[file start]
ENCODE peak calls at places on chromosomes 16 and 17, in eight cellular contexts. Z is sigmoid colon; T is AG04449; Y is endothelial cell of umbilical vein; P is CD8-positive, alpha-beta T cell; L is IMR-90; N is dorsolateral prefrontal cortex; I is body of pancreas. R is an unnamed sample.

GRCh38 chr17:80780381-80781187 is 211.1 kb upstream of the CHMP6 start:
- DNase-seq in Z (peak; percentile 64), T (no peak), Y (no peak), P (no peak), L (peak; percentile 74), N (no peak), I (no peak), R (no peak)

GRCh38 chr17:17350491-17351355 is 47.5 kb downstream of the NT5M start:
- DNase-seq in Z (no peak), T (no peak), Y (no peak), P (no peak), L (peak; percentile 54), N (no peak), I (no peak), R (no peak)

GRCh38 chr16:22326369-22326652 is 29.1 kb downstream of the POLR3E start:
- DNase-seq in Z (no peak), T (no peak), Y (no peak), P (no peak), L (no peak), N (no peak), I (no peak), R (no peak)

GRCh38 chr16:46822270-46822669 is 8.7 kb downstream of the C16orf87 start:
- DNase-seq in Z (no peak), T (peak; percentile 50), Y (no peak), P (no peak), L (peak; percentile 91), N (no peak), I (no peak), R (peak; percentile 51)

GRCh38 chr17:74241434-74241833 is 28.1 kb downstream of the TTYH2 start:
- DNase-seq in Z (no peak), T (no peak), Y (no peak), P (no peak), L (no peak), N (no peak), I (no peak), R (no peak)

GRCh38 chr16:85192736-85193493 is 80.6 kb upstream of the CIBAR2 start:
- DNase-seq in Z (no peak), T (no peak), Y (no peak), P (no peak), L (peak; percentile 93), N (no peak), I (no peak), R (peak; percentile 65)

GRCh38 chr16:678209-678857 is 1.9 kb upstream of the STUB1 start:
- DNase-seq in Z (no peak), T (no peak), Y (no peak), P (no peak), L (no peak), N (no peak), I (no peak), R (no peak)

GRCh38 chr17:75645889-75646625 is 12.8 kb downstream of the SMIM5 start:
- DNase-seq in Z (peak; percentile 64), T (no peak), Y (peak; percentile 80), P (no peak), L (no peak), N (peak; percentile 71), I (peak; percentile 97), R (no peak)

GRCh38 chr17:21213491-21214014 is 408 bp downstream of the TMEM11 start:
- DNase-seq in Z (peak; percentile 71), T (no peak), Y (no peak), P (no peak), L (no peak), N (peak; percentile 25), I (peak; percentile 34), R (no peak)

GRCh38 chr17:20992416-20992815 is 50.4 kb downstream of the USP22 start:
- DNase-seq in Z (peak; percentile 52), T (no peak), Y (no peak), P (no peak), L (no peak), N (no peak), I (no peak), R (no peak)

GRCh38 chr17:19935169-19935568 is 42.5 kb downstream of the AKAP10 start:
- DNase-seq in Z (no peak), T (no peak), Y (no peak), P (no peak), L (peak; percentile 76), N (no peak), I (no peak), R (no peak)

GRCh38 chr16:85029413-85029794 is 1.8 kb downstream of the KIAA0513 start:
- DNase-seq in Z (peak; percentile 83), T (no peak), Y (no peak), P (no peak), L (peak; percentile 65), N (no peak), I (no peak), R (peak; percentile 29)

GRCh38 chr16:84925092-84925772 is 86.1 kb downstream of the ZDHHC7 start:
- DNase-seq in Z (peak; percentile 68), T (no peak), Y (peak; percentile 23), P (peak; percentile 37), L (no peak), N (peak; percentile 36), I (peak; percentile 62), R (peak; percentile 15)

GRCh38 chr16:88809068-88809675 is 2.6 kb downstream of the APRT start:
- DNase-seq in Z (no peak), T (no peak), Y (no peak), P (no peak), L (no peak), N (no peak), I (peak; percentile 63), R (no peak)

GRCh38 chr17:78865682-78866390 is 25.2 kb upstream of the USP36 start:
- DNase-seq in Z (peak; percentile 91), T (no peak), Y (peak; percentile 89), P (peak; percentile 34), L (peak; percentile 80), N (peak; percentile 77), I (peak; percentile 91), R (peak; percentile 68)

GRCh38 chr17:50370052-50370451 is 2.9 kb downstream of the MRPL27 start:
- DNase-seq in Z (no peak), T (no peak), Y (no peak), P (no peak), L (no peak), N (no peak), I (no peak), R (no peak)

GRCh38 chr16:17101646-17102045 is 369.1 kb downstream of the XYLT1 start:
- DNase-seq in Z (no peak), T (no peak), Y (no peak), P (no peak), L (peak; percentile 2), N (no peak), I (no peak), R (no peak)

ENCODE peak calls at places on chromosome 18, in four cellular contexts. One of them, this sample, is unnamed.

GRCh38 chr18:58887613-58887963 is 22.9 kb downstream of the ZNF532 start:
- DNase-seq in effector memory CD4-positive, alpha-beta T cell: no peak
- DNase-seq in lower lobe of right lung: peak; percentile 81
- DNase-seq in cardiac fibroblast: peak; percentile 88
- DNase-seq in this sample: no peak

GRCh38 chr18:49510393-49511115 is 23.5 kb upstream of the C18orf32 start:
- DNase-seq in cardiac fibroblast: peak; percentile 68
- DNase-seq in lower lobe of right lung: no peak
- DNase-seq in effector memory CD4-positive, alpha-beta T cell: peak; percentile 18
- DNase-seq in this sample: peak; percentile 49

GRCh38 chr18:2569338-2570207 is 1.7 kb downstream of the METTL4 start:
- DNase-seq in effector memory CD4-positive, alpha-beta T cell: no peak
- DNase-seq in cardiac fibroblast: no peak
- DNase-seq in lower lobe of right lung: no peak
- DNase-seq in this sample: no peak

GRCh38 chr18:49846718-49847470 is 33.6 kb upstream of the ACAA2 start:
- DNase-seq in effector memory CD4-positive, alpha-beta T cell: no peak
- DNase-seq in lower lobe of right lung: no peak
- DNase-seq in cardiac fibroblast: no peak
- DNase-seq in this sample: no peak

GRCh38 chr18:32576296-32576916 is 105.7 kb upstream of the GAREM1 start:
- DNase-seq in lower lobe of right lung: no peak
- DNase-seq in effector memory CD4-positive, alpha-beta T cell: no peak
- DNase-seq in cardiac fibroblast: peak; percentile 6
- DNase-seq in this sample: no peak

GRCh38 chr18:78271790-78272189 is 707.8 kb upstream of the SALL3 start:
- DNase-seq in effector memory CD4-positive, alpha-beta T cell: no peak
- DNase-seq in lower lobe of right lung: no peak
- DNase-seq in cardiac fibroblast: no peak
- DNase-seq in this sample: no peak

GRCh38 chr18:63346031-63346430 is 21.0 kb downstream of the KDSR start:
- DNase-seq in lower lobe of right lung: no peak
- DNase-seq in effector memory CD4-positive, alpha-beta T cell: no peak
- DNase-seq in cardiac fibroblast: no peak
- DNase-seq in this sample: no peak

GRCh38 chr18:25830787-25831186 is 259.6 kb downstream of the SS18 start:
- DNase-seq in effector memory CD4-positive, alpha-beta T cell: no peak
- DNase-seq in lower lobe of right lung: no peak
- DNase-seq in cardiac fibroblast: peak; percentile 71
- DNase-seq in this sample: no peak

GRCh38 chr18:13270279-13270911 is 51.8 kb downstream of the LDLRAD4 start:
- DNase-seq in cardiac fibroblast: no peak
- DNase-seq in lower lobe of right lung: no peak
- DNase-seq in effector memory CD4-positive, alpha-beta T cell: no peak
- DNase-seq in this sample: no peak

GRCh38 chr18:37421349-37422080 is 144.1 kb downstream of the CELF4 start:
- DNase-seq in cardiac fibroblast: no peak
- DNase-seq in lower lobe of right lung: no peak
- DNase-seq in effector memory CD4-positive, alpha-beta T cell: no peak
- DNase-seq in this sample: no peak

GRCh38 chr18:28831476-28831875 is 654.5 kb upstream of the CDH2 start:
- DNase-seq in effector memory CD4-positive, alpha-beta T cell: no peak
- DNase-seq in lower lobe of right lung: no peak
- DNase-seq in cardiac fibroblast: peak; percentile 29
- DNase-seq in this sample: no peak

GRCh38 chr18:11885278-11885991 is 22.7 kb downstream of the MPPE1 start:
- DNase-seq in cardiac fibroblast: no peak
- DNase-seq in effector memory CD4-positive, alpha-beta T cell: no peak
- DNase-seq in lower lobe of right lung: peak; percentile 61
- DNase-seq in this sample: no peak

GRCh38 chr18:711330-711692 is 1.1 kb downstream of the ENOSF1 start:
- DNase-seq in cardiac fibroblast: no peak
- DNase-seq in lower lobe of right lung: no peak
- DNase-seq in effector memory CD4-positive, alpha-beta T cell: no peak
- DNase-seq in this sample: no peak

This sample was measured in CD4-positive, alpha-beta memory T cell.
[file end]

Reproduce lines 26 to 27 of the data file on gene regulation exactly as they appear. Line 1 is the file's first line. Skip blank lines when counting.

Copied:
GRCh38 chr16:84925092-84925772 is 86.1 kb downstream of the ZDHHC7 start:
- DNase-seq in Z (peak; percentile 68), T (no peak), Y (peak; percentile 23), P (peak; percentile 37), L (no peak), N (peak; percentile 36), I (peak; percentile 62), R (peak; percentile 15)